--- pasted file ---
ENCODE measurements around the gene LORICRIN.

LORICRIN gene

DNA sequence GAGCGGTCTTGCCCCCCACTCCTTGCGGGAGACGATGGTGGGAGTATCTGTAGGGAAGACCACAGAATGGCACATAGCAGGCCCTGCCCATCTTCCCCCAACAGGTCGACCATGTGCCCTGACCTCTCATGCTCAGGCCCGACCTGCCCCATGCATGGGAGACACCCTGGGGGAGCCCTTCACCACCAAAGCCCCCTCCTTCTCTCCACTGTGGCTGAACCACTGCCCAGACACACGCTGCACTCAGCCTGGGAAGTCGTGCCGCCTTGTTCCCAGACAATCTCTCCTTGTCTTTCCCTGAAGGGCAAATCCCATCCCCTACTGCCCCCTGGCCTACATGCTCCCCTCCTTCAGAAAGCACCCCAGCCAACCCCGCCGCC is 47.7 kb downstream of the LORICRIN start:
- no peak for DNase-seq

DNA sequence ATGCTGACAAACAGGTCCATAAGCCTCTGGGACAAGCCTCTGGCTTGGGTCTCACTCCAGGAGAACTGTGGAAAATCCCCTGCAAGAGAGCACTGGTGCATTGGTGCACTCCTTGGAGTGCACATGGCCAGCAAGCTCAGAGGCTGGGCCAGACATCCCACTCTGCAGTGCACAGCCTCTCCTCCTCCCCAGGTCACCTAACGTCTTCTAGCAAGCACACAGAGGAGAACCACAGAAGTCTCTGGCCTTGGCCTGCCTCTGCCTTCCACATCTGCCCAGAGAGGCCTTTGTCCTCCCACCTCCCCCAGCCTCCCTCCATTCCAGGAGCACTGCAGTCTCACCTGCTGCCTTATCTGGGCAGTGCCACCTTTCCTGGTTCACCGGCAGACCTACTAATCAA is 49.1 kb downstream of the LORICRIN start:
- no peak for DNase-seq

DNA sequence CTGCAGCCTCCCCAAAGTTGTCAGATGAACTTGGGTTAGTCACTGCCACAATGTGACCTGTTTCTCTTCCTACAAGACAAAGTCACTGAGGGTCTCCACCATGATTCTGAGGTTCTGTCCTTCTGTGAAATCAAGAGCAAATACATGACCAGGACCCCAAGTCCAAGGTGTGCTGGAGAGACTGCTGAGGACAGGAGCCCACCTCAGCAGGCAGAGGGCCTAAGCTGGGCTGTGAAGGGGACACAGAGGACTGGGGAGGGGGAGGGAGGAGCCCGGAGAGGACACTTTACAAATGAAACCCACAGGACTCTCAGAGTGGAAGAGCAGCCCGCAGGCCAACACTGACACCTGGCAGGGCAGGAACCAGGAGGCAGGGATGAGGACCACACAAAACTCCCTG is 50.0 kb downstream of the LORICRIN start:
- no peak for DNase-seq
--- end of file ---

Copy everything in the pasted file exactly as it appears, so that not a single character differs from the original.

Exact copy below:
ENCODE measurements around the gene LORICRIN.

LORICRIN gene

DNA sequence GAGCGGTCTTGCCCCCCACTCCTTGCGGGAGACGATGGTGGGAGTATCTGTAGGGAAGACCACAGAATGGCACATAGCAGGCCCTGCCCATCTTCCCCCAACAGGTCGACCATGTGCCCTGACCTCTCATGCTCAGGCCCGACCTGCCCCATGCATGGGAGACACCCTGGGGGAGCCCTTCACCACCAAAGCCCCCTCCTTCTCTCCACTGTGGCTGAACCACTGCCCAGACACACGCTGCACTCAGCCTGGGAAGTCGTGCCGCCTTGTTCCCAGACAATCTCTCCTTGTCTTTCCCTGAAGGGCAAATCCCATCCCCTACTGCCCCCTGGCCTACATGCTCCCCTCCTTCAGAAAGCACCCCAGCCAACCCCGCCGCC is 47.7 kb downstream of the LORICRIN start:
- no peak for DNase-seq

DNA sequence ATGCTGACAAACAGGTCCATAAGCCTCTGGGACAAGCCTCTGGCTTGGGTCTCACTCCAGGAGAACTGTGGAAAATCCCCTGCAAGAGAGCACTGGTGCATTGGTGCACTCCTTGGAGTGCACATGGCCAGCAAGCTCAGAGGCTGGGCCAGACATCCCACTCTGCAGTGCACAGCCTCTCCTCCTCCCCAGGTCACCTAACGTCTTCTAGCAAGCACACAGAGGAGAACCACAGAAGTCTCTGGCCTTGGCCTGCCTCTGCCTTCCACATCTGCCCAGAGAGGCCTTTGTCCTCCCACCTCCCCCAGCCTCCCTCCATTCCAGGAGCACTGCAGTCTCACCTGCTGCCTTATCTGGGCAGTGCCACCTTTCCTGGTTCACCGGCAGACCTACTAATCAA is 49.1 kb downstream of the LORICRIN start:
- no peak for DNase-seq

DNA sequence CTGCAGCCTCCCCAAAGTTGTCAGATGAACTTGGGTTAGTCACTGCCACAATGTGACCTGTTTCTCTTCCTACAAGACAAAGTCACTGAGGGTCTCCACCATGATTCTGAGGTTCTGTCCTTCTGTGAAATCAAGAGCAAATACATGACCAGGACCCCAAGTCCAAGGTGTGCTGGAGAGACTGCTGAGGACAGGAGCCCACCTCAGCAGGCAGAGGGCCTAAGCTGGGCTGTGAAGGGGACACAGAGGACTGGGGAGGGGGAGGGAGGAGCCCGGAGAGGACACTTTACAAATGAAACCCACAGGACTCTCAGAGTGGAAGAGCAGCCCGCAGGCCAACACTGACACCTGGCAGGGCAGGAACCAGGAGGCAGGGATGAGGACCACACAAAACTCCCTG is 50.0 kb downstream of the LORICRIN start:
- no peak for DNase-seq